The parish of Cheadle was not mentioned in the Domesday Survey of 1086 and may at that time have been waste land. It was granted to Geoffrey son of Hugh de Dutton and the family subsequently adopted the surname of Cheadle/Chedle. The first documentary evidence of the area relates to the enquiry after the death (inquistion post mortem) of Geoffrey's son also called Geoffrey, who died in 1294. The document states the Geoffrey held the manor of Cheadle of the King as Earl of Chester by knight's service, by a rent of one mark known as reynegelt and by finding one judger, once a fortnight, to act at the King's Court in Macclesfield. He also had to contribute to the maintenance of the deer fence in the Forest of Macclesfield and give provisions for sergeants of the peace of the manor of Macclesfield. The manor of Cheadle was said to be worth £20 a year. His heir was named as another Geoffrey then aged 26. This document gives an interesting glimpse of a sparsley populated area on the edge of a hunting forest.

The events that follow explain some place names. Geoffrey was succeeded by Roger de Cheadle, who may have been his brother and who died before 1321 leaving his wife Matilda and two daughters. When Matilda died there was an inquisition post mortem which stated that the manor belonged to the two daughters, nameley Clemence the wife of William de Bagulegh and Agnes wife of Richard de Bulklegh. Thus the de Cheadle family died out and the manor was split into two halves or medieties, subsequently known as townships. The northern half was known as Cheadle Bulkeley and included the church. It came into the hands of Richard Bulkeley, second son of Robert de Bulkeley of Eaton near Davenham in Cheshire.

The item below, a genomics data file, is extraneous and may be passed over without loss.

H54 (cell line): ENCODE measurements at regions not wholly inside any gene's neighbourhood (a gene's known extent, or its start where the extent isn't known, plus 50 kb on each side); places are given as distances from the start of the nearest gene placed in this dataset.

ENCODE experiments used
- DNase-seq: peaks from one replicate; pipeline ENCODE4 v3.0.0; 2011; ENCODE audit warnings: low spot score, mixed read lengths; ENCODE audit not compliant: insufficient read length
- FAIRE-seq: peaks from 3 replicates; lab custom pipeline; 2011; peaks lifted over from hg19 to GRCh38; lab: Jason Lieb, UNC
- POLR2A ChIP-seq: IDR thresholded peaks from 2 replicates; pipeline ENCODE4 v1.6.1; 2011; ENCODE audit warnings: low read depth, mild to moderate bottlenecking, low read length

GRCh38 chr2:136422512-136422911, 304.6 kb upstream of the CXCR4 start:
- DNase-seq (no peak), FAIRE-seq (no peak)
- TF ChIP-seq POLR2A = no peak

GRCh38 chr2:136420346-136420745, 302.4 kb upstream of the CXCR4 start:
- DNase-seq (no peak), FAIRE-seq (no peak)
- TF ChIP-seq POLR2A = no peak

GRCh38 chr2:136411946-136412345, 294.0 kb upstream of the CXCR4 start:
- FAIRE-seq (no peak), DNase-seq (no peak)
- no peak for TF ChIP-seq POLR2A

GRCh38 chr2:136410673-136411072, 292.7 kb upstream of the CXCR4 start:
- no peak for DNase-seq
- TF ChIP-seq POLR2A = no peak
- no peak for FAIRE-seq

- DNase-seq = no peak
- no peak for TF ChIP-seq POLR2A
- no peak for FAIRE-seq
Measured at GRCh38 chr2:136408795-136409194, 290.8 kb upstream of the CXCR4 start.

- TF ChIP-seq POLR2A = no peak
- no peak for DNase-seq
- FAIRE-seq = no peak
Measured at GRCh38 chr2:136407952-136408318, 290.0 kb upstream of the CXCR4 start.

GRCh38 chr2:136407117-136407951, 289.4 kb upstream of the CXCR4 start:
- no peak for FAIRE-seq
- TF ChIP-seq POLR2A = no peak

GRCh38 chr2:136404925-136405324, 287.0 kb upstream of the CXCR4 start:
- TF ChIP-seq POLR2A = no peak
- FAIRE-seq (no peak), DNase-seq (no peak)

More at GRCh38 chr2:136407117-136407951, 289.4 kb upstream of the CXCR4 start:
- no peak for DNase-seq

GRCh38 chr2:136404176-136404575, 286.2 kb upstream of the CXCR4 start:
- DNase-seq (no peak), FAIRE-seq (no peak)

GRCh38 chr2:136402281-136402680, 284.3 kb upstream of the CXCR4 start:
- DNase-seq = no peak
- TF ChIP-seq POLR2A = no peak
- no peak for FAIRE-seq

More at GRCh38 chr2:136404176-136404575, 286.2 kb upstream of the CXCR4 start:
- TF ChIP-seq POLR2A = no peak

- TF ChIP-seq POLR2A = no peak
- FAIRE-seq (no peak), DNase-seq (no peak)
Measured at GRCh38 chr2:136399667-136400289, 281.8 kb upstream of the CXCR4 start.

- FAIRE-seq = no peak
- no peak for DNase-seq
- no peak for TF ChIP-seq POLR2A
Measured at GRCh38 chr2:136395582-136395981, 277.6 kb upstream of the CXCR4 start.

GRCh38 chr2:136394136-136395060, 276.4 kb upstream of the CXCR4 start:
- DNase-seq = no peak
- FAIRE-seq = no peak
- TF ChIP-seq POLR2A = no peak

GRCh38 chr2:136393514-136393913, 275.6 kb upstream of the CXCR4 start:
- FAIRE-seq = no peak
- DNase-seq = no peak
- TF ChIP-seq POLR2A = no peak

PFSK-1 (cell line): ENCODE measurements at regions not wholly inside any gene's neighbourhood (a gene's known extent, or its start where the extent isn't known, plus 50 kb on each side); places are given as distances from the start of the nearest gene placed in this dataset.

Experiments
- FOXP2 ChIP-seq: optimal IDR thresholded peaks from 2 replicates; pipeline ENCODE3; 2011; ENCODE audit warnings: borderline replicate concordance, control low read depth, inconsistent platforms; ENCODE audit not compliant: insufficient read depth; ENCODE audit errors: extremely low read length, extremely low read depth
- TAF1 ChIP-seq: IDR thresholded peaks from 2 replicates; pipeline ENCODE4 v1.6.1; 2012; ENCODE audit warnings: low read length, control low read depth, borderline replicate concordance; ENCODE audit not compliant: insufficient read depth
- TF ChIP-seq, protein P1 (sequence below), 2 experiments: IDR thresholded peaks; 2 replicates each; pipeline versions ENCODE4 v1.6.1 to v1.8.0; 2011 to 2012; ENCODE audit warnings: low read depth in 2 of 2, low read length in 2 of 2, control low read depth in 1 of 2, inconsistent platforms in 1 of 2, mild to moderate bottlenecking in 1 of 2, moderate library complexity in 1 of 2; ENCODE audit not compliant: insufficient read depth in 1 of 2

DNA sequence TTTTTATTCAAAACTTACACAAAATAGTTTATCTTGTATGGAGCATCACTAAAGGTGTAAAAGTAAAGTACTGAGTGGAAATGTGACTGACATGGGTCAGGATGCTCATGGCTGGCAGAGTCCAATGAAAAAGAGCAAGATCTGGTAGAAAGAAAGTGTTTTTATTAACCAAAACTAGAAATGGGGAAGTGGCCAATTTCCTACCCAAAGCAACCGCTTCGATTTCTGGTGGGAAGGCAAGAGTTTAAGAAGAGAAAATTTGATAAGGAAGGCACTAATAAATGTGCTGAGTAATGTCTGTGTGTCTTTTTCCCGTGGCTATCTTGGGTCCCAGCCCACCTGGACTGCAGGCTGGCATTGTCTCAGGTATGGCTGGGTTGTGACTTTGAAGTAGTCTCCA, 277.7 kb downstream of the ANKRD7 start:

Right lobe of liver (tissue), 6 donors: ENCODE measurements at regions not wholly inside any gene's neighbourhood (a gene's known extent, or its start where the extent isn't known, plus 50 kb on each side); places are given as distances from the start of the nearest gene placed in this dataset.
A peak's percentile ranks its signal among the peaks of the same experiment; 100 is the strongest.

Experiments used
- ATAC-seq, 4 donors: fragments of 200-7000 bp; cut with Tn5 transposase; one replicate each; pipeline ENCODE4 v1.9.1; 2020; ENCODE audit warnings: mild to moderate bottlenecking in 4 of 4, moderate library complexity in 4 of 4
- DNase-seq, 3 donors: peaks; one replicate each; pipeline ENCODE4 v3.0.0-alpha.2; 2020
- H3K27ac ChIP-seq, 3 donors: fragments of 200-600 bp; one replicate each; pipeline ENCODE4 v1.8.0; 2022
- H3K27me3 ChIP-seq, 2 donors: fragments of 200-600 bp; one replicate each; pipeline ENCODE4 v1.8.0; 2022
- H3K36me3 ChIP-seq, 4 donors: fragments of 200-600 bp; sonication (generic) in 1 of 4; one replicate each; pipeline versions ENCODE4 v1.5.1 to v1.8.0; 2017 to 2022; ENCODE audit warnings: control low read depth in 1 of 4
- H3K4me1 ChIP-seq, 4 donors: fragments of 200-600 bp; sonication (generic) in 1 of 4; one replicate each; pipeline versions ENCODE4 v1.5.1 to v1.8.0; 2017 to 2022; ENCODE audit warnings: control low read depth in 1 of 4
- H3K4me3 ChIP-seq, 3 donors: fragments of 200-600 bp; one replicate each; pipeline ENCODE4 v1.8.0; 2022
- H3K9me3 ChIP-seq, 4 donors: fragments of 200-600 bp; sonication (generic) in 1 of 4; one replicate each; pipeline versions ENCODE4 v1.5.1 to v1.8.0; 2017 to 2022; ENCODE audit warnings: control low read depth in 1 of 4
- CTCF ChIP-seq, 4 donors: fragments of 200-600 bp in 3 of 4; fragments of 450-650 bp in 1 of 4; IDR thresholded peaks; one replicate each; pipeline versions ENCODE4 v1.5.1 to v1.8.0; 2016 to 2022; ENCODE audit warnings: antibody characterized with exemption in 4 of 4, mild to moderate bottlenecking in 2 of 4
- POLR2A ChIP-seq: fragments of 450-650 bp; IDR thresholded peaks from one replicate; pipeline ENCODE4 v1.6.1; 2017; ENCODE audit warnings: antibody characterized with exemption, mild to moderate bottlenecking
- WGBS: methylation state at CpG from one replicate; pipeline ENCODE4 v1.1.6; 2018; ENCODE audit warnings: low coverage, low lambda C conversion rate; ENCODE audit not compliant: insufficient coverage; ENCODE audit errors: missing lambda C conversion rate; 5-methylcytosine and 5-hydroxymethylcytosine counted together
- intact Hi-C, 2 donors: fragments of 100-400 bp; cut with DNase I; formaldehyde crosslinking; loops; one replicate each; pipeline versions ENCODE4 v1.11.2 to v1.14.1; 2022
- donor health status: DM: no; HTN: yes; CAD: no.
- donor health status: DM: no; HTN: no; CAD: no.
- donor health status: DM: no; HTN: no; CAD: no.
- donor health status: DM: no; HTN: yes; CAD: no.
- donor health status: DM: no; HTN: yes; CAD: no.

The southern half went to William de Baguley and his wife Clemence. They had a daughter Isabel, who married Sir Thomas son of Sir Thomas Danyers of Bradley and Appleton in Cheshire. They had one daughter, Margaret who married three times, to John Radcliffe, John Savage and then Piers Legh of Adlington. Margaret Danyers inherited all the lands of her mother, Isabel de Baguley but her father's lands were settled on the male heirs of the Danyers. Margaret survived until 24 June 1427 and there was an inquisition post mortem the following year. This reveals that she had half the manor of Cheadle, the manors of Clifton and Bradley in Appleton, lands at Thelwall, Hale near Bowdon, Lymm, Over Knutsford & Runcorn. She also had a parcel of land at Rainow in the Forest of Macclesfield called Thorneshede, held of the Lady Katherine, Queen of England, as well as four burgages in Stockport and one and a half in Macclesfield. The inquisition papers state that Sir John Savage was her son and heir to these lands and at the time was aged 50 or more. In addition, Margaret had half the manor of Grappenhall during her life which would go to her son Peter, the son of Peter Legh of Adlington. Margaret and her third husband Peter Legh were given Lyme Handley in 1398 as the long-delayed reward promised to her grandfather Sir Thomas Danyers, who had distinguised himself at the Battle of Crécy in 1346.